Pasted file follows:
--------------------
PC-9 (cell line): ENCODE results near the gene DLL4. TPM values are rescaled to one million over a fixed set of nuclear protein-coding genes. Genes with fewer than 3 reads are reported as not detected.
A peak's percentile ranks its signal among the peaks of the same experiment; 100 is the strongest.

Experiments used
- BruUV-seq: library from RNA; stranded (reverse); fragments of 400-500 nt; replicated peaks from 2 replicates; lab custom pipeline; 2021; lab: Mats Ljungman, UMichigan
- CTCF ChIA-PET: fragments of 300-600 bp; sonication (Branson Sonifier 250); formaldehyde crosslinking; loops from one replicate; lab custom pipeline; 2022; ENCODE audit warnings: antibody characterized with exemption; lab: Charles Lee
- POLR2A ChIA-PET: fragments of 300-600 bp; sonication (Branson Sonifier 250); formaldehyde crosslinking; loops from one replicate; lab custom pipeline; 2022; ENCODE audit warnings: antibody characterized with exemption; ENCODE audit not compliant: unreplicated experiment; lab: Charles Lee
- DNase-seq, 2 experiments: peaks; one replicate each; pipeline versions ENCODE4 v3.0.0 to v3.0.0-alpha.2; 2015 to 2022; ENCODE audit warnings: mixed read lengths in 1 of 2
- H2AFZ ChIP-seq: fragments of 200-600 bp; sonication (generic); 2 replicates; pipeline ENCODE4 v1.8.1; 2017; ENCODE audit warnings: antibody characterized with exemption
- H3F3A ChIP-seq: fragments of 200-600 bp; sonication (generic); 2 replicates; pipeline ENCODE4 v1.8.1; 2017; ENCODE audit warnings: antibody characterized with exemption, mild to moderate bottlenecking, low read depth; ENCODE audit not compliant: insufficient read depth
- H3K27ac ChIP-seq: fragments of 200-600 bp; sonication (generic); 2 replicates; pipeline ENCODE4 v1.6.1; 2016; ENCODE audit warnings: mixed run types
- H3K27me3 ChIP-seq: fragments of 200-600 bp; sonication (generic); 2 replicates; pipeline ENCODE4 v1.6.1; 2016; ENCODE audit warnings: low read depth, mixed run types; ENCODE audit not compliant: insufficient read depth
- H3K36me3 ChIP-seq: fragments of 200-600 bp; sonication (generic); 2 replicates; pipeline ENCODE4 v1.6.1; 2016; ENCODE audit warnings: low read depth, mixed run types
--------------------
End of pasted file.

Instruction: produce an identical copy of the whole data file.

PC-9 (cell line): ENCODE results near the gene DLL4. TPM values are rescaled to one million over a fixed set of nuclear protein-coding genes. Genes with fewer than 3 reads are reported as not detected.
A peak's percentile ranks its signal among the peaks of the same experiment; 100 is the strongest.

Experiments used
- BruUV-seq: library from RNA; stranded (reverse); fragments of 400-500 nt; replicated peaks from 2 replicates; lab custom pipeline; 2021; lab: Mats Ljungman, UMichigan
- CTCF ChIA-PET: fragments of 300-600 bp; sonication (Branson Sonifier 250); formaldehyde crosslinking; loops from one replicate; lab custom pipeline; 2022; ENCODE audit warnings: antibody characterized with exemption; lab: Charles Lee
- POLR2A ChIA-PET: fragments of 300-600 bp; sonication (Branson Sonifier 250); formaldehyde crosslinking; loops from one replicate; lab custom pipeline; 2022; ENCODE audit warnings: antibody characterized with exemption; ENCODE audit not compliant: unreplicated experiment; lab: Charles Lee
- DNase-seq, 2 experiments: peaks; one replicate each; pipeline versions ENCODE4 v3.0.0 to v3.0.0-alpha.2; 2015 to 2022; ENCODE audit warnings: mixed read lengths in 1 of 2
- H2AFZ ChIP-seq: fragments of 200-600 bp; sonication (generic); 2 replicates; pipeline ENCODE4 v1.8.1; 2017; ENCODE audit warnings: antibody characterized with exemption
- H3F3A ChIP-seq: fragments of 200-600 bp; sonication (generic); 2 replicates; pipeline ENCODE4 v1.8.1; 2017; ENCODE audit warnings: antibody characterized with exemption, mild to moderate bottlenecking, low read depth; ENCODE audit not compliant: insufficient read depth
- H3K27ac ChIP-seq: fragments of 200-600 bp; sonication (generic); 2 replicates; pipeline ENCODE4 v1.6.1; 2016; ENCODE audit warnings: mixed run types
- H3K27me3 ChIP-seq: fragments of 200-600 bp; sonication (generic); 2 replicates; pipeline ENCODE4 v1.6.1; 2016; ENCODE audit warnings: low read depth, mixed run types; ENCODE audit not compliant: insufficient read depth
- H3K36me3 ChIP-seq: fragments of 200-600 bp; sonication (generic); 2 replicates; pipeline ENCODE4 v1.6.1; 2016; ENCODE audit warnings: low read depth, mixed run types